RACINE — A Racine City Council committee on Tuesday recommended adding an advisory referendum to April’s ballot that centers on a controversial U.S. Supreme Court ruling on campaign contributions.
The referendum — which would ask voters whether they support a constitutional amendment to overturn the 2010 high-court ruling in Citizens United v. Federal Elections Commission — passed by an 8-4 vote Tuesday, but remains subject to a vote from the full City Council on Jan. 17. The Citizens United decision prevents limiting corporate spending on elections.
The referendum proposal was brought to the City Council by volunteers for United to Amend, a state and national organization dedicated to passing the constitutional amendment. United to Amend representative George Penn addressed the council before the vote.
“The question that I get sometimes is ‘Why does the city council or town board need to be involved in this?’ “ Penn said. “The reality is that the function of a republic requires the citizens be involved in this.”
Third District Alderman Michael Shields made the motion to add the referendum to the ballot. He said the referendum gives Racinians a chance to have a voice on a national issue.
“All we’re doing is giving the people of Racine the right to voice their opinions,” he said. “What we’re doing is allowing the residents of Racine to make a choice.”
Ninth District Alderman Terry McCarthy led the opposition to the referendum proposal. He said such a nationally focused issue didn’t fall under the council’s jurisdiction.
“It has been the practice of this council, in the time that I’ve been on it, to limit ourselves to dealing with items that have some effect in our jurisdiction,” he said.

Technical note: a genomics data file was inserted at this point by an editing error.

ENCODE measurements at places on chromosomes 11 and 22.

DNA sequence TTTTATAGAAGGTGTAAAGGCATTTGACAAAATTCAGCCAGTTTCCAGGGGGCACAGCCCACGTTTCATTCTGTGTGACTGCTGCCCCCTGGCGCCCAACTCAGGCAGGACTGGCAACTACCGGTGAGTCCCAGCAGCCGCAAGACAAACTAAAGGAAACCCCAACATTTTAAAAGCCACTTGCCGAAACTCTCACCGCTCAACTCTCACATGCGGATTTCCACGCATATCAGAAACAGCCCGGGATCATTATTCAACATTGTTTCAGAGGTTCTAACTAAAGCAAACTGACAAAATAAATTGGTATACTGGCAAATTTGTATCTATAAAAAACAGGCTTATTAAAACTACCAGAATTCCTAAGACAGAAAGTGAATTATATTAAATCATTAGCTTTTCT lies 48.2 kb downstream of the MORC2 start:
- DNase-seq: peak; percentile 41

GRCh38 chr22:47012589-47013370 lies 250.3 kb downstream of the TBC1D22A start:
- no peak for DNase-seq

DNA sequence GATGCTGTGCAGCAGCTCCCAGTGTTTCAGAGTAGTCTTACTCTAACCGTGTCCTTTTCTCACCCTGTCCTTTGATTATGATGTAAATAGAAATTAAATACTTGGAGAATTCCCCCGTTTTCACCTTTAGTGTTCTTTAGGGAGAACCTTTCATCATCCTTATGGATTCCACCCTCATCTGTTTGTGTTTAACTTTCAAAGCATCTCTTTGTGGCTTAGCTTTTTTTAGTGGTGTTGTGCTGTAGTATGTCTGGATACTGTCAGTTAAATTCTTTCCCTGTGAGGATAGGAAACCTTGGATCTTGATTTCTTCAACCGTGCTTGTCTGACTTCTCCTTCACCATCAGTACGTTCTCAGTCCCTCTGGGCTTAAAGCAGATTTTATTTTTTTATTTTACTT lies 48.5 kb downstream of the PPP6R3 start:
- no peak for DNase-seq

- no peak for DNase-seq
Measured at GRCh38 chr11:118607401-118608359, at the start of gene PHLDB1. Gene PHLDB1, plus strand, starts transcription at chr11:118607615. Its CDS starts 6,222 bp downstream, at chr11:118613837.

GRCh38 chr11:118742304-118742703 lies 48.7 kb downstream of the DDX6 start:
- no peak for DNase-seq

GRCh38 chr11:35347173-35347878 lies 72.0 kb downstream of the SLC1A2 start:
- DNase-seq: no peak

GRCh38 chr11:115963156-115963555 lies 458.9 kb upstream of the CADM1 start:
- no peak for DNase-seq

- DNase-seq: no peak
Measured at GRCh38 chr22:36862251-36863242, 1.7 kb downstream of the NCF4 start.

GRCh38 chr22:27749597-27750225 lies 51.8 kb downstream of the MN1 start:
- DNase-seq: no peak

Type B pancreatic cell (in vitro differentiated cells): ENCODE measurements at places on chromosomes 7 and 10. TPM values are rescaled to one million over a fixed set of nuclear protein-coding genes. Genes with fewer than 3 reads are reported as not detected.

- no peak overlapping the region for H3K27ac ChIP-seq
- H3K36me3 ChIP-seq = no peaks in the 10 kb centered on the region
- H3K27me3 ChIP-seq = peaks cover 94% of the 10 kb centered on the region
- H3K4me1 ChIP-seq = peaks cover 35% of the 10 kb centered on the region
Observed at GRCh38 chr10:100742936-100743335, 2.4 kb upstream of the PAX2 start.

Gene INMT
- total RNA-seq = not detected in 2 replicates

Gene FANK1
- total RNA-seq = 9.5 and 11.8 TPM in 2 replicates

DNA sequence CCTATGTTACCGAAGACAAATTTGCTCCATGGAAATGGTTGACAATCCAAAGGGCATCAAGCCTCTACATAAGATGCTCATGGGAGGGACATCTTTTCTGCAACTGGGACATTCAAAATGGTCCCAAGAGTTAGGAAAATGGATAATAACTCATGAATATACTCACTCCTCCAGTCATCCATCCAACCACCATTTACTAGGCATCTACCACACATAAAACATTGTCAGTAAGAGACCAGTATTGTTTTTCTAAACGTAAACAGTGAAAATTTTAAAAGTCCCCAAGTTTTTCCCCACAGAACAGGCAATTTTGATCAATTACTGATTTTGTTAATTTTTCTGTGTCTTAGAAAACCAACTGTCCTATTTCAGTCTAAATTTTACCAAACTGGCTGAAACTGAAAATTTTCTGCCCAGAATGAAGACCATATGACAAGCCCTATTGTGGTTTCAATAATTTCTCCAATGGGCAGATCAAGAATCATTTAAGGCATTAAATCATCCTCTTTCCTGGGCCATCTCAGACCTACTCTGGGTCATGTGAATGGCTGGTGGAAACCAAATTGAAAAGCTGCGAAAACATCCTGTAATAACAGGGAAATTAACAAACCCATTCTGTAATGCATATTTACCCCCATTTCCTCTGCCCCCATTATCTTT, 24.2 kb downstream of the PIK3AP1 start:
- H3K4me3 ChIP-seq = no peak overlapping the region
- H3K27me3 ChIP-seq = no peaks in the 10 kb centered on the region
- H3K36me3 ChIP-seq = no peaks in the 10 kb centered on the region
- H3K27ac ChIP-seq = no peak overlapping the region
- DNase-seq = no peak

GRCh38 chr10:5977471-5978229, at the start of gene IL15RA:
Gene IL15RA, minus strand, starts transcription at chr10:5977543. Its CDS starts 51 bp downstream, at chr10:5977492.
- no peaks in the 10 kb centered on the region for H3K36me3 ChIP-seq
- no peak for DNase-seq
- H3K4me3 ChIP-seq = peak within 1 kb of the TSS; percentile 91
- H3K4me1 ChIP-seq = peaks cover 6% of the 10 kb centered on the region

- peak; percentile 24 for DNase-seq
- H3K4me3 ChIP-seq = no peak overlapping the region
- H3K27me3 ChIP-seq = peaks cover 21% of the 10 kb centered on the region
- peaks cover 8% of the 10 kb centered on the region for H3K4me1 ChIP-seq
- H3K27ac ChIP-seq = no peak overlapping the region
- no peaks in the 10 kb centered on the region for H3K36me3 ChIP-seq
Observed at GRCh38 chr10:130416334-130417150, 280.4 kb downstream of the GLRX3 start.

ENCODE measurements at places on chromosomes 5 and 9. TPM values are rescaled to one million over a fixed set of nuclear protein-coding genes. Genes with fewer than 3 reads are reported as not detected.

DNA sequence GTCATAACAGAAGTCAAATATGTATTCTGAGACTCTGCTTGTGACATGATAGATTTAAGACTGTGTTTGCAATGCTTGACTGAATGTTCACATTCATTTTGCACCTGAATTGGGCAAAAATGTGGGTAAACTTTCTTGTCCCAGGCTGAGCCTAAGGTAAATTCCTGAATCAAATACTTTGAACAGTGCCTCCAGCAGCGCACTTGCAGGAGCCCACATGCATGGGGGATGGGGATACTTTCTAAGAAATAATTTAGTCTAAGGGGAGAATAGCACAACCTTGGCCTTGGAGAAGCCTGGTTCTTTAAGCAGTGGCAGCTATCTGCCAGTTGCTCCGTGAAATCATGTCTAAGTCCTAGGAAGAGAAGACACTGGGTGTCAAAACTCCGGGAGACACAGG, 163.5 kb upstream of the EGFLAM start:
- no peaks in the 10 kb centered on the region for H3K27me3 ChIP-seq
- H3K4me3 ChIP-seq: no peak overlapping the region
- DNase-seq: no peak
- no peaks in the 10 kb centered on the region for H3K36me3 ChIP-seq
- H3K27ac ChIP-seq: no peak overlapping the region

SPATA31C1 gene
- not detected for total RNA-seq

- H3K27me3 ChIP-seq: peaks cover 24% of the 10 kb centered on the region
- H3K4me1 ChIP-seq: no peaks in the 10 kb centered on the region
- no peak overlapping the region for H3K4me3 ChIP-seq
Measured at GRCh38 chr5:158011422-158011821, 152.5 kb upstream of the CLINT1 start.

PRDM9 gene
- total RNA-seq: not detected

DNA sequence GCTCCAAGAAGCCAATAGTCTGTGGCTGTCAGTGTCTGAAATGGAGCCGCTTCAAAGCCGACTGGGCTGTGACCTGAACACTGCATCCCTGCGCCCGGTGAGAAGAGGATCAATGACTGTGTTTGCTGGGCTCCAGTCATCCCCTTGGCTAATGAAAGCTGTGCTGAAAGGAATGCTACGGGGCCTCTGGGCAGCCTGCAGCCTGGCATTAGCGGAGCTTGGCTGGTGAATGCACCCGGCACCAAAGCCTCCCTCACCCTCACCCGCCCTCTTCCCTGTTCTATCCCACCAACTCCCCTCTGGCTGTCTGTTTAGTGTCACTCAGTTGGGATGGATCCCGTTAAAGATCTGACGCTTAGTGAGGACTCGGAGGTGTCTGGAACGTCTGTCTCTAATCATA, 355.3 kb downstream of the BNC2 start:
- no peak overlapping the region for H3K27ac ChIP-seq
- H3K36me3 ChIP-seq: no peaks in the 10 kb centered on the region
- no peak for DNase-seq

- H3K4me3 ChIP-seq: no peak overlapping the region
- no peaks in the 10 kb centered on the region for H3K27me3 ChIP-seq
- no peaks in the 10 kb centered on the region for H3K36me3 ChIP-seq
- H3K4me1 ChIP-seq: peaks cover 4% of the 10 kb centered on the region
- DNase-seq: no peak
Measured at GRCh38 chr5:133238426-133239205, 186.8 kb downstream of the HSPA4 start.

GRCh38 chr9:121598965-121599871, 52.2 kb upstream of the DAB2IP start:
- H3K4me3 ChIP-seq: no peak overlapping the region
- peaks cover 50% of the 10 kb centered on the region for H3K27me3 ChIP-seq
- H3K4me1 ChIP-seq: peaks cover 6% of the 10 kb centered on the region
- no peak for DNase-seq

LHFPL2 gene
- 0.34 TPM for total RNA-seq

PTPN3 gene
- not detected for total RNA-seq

McCarthy spoke multiple times against the referendum, suggesting that a petition was possibly a better way to gauge Racine’s feeling on the potential amendment. Supporting McCarthy, 15th District Alderman Melissa Lemke also didn’t think the referendum was the council’s responsibility.
“I fully, fully support what you folks are trying to do,” Lemke said. “To me, it seems a little not in our lane. I think I’d rather stay in our lane.”
However, 14th District Alderman Jason Meekma said he views the council as being part of “something bigger.”
“We are a part of something bigger than ourselves,” he said. “We are a city in a county. We are a county in a state.”
Ultimately, McCarthy, Lemke, 13th District Alderman James Morgenroth and 12th District Alderman Henry Perez voted against the referendum proposal.
According to City Attorney Scott Letteney, the referendum proposal will need to be approved at the Jan. 17 meeting in order to appear on April’s ballot, since there is a 70-day pre-election deadline for ballot items.